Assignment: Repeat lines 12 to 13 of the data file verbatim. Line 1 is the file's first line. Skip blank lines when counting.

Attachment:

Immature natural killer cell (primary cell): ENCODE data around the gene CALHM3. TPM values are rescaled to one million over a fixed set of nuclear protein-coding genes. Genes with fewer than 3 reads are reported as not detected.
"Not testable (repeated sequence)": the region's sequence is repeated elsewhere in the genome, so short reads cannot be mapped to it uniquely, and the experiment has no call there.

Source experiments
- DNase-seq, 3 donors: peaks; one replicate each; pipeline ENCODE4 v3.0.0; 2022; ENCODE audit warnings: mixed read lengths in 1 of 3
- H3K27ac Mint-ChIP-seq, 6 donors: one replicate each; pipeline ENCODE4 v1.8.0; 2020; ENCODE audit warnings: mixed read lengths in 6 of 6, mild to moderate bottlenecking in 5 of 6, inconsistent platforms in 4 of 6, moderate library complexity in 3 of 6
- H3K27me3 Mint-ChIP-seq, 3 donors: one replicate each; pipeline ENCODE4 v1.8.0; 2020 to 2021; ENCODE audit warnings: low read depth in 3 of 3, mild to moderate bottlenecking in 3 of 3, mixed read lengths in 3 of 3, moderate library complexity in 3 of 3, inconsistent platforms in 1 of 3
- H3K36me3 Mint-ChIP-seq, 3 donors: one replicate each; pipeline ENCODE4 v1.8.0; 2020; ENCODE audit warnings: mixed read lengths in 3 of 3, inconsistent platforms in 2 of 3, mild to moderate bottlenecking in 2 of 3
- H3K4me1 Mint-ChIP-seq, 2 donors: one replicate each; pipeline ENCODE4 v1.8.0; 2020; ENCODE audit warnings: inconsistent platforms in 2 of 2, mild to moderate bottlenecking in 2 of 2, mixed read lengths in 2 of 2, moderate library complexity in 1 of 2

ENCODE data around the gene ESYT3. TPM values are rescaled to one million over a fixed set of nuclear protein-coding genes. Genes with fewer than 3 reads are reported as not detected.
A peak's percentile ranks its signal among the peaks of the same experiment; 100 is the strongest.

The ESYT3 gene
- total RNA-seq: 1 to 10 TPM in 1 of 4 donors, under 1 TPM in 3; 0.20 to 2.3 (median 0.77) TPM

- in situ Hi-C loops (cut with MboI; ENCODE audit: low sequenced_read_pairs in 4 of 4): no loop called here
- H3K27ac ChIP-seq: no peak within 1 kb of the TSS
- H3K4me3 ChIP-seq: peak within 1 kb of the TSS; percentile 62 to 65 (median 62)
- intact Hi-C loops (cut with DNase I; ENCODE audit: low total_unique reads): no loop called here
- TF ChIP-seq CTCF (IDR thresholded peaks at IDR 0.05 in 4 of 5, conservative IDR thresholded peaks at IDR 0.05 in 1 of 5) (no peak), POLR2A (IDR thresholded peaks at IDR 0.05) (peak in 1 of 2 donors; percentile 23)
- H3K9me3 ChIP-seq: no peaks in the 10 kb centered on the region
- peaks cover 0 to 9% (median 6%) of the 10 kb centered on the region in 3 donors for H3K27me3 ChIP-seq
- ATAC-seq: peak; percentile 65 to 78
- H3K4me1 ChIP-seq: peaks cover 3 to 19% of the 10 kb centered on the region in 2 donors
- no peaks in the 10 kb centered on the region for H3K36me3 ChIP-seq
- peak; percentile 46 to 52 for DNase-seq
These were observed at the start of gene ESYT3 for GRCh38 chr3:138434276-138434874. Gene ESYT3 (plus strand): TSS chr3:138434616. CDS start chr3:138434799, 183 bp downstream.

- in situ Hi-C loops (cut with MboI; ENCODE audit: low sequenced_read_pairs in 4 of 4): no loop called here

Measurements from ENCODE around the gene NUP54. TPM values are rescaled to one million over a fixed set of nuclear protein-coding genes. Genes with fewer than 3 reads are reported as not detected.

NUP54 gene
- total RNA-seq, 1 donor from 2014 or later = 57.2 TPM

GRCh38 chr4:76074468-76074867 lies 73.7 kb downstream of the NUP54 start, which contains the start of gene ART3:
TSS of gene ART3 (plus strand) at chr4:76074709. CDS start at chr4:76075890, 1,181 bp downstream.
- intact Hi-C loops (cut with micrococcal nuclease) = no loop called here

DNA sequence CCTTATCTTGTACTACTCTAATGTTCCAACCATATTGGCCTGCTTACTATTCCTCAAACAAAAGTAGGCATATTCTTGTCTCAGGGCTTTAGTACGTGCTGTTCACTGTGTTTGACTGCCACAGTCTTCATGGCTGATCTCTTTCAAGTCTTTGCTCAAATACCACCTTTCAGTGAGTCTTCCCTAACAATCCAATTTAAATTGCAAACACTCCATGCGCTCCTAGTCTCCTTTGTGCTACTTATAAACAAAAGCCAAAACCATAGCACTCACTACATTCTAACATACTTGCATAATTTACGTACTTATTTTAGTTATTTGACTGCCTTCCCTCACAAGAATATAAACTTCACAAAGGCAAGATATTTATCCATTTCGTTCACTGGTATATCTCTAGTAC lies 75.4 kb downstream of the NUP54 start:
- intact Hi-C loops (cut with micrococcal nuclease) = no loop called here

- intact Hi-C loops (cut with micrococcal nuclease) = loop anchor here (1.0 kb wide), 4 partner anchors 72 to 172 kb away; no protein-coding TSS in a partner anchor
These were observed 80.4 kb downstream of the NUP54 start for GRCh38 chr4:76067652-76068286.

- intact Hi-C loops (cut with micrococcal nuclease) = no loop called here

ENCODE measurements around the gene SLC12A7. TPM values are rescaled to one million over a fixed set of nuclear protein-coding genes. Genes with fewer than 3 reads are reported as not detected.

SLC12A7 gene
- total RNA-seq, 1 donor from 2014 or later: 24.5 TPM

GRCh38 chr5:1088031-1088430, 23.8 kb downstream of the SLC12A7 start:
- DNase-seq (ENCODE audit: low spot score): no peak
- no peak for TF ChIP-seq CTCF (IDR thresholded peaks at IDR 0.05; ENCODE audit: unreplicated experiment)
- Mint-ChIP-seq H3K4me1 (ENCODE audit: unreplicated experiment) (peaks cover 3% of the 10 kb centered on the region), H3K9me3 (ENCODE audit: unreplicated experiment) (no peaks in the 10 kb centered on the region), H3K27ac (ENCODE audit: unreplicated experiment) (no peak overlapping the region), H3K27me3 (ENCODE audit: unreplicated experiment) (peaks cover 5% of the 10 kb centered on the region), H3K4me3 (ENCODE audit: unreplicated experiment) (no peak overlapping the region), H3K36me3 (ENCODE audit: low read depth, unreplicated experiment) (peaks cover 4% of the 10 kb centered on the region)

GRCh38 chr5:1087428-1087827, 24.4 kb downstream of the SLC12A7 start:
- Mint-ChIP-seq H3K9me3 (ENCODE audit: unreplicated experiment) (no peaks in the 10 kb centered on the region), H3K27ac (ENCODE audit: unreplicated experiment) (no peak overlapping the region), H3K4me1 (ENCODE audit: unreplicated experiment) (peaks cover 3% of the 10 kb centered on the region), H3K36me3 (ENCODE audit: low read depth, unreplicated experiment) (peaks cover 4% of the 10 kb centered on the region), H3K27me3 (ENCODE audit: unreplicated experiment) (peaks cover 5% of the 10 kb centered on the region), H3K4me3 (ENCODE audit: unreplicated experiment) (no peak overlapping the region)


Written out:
- total RNA-seq: 1 to 10 TPM in 1 of 4 donors, under 1 TPM in 3; 0.20 to 2.3 (median 0.77) TPM

- in situ Hi-C loops (cut with MboI; ENCODE audit: low sequenced_read_pairs in 4 of 4): no loop called here